Invasive Species

by E. Victoria Flynn

Margaret sat. She was very good at sitting and did it often without talking to anyone. Margaret was proficient in her work. She lived alone, sat alone and ate alone. When she came to work in the morning, she walked the gray corridors without a nod, placed her lunch bag in the right-most refrigerator on the second shelf from the top closest to the wall, farthest back. This was to insure the safekeeping of her bologna and mayo sandwich on white, but she needn't have worried. Nobody would touch it.

Occasionally, an unfamiliar office worker thought to chat Margaret up a bit, bring her a cup of coffee and cookie--only to be disappointed. She was very unpleasant. Margaret snarled.

Thus, life was always the same in Margaret's bare cubicle up on the fifth floor of the slate-gray Owens & Tabby office building. She kept to herself. A snarl or occasional hacking cough was close enough to conversation for any of her cubicle neighbors—until the Plant.

We couldn't say who noticed it first and no one would admit to seeing it arrive; but one day, there it was-- a perfect 10 inch variegated philodendron with heart-shaped leaves-- sitting on the top shelf of Margaret's cubicle. And there was Margaret, dowdy, sullen, and hunched over her computer. Business as usual.

Except, something about Margaret was a little off. She would stop typing suddenly and look up at the plant, studying it, almost as if daring it to cross her. Then, she would go back to her computer and start pounding away again.

Throughout the day the episodes began to lengthen until Margaret wasn't working at all, just sitting, staring at the plant. Her eyes were almost clouded over and her hair was the slightest bit less limp.

The next morning, Margaret came in to work with a red, flowered scarf tucked tightly around her neck and a second brown paper bag. Next to the philodendron Margaret placed a small cactus. Again, her work was interrupted periodically to watch the plants until she ceased working completely. It was then that Margaret began to hum. The hum started as a low rumble that grew until her surrounding coworkers couldn't help but hear. The song was “English Country Garden,” and it was getting louder.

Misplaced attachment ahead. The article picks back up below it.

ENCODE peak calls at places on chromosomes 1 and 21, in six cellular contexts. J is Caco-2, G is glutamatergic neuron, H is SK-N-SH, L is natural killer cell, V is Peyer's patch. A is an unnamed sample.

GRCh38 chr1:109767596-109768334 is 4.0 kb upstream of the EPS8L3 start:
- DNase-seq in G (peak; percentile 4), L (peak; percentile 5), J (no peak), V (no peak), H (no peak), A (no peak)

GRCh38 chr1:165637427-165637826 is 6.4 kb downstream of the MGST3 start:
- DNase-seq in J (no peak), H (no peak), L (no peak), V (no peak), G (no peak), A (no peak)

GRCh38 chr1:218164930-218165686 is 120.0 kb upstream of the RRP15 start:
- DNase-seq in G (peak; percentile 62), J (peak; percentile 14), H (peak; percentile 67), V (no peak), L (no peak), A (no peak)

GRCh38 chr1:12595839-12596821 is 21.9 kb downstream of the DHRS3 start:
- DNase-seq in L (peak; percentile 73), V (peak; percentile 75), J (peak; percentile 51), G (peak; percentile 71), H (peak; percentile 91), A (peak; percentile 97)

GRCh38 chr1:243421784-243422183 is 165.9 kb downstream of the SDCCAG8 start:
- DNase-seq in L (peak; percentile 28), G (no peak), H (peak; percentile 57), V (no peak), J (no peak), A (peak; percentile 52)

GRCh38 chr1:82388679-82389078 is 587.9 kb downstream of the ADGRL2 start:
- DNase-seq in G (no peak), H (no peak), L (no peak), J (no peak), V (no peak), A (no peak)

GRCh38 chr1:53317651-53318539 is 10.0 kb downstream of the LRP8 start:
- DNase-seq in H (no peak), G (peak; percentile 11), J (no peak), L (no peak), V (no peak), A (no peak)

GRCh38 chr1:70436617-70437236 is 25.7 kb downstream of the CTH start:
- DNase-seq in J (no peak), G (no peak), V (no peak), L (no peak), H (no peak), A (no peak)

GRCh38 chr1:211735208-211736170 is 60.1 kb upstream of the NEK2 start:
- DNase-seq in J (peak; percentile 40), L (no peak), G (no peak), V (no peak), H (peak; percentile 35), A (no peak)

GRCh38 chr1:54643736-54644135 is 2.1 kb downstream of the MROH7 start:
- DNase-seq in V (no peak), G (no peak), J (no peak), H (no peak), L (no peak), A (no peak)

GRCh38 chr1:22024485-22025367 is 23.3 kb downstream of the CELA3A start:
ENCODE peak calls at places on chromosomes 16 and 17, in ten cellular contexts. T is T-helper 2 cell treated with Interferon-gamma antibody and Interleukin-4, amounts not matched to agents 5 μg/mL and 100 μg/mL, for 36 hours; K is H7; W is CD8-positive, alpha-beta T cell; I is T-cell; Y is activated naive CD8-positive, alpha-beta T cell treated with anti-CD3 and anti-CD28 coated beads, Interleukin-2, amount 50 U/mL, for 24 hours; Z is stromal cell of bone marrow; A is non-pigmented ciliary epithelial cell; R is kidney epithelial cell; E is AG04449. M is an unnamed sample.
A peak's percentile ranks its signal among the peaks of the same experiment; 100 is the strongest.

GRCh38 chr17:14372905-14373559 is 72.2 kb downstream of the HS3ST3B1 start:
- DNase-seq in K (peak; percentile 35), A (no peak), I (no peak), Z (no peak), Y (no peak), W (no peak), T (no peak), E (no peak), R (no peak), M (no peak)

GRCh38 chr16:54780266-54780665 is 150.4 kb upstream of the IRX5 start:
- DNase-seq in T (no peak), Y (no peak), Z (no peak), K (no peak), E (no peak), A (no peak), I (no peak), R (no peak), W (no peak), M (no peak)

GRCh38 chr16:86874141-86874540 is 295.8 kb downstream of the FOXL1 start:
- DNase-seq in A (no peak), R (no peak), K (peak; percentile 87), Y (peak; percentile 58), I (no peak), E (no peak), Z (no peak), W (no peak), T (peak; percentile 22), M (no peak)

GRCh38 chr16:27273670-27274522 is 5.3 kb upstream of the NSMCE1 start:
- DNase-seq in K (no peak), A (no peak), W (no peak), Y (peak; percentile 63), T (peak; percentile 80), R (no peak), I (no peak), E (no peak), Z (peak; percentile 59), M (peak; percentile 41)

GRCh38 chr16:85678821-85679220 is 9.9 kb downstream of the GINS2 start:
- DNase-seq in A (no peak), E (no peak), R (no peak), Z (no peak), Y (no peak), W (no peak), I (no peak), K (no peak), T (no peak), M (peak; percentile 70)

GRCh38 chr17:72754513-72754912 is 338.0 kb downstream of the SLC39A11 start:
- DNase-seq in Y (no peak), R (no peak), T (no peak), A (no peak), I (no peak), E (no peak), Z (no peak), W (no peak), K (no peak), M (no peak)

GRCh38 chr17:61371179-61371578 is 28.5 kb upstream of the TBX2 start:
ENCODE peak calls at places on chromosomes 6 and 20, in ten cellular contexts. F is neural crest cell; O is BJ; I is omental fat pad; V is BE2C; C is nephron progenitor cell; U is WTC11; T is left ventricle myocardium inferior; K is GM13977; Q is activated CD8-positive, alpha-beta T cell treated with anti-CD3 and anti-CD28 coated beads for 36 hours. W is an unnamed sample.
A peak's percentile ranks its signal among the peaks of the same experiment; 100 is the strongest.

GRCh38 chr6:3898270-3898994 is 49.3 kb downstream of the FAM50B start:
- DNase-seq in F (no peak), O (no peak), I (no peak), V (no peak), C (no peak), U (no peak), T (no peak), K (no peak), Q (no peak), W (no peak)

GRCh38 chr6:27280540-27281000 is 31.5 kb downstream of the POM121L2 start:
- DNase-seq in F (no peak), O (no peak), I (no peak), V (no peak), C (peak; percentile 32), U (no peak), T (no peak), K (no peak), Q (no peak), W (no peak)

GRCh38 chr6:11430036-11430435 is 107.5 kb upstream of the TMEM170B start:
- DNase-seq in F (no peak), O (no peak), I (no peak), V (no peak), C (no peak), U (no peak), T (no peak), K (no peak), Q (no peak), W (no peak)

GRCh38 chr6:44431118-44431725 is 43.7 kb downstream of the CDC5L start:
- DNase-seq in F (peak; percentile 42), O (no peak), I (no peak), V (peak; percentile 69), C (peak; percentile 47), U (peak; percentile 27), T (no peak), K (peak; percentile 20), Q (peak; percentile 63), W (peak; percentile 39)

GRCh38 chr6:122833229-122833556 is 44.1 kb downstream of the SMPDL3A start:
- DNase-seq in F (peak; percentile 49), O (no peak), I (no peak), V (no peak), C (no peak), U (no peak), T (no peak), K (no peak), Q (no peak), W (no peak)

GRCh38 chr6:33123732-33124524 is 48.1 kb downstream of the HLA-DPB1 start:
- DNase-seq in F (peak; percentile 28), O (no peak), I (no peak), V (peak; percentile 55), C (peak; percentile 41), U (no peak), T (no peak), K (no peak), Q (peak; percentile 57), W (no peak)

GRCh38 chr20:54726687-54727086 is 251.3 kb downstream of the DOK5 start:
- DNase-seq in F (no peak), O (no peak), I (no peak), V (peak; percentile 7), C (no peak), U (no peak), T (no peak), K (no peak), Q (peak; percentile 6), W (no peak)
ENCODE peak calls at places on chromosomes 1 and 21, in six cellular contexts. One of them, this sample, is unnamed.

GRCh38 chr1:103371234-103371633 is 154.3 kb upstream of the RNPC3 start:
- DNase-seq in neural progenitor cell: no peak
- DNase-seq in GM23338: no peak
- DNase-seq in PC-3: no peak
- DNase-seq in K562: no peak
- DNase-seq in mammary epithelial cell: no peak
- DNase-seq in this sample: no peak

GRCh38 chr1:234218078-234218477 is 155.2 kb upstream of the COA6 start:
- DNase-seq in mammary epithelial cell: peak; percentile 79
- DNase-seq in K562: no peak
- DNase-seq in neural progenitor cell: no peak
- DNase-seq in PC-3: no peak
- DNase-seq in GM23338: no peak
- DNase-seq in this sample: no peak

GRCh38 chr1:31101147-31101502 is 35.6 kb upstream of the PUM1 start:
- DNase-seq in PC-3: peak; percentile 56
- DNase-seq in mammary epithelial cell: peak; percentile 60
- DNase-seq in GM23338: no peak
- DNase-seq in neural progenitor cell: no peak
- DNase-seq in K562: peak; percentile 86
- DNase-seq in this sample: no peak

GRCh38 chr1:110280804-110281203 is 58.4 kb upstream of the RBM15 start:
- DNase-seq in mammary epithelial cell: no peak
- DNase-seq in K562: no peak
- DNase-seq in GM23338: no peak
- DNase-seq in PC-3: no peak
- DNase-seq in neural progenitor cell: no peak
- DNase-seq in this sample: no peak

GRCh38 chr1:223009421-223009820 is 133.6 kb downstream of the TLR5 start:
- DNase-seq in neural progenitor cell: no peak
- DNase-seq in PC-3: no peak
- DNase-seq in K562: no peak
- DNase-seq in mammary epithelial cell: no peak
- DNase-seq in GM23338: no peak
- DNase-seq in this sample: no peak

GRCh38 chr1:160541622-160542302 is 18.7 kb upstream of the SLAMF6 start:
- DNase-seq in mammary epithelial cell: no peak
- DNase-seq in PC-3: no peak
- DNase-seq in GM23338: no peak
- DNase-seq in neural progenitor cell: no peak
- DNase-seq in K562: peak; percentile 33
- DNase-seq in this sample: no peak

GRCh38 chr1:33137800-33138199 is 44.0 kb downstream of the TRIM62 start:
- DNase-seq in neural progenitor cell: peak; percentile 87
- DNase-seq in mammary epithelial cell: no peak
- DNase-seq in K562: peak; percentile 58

For the rest of that week, Margaret continued to collect plants, and stare, and hum until all that could be detected of Margaret behind the wall of vines, leaves, flowers, and trees was the humming. It was a rough, coarse rendition, but it was always “English Country Garden” and it was getting even louder.

On Monday, when Margaret hummed her way into the office decked head to toe in a large floral sundress, scarlet hat, and flip flops, we tried to write it off.

“Business as usual,” we muttered to each other on our trips to the coffee pot. But when we sat down to login to our computers and pull up our accounts, the humming was so loud no one could concentrate. The floor felt unsteady. It was vibrating. We looked in the direction of Margaret's cubicle, but all we could see were potted palms, bromeliads, ivies, lilies, cacti- - and they were all vibrating. The vibration got stronger, the humming, louder. If anyone attempted to approach the office jungle the decibel level grew. Computer monitors shook. Desk chairs raged. The humming grew so loud, the vibration so violent, we began shouting at each other to take cover, prepare for an earthquake. We raced for door jambs, threw ourselves under desks. The entire fifth floor throbbed until something gave and collapsed. Impermeable silence followed. We unfolded ourselves from beneath office furniture and emerged. Save for a few torn leaves, Margaret was gone.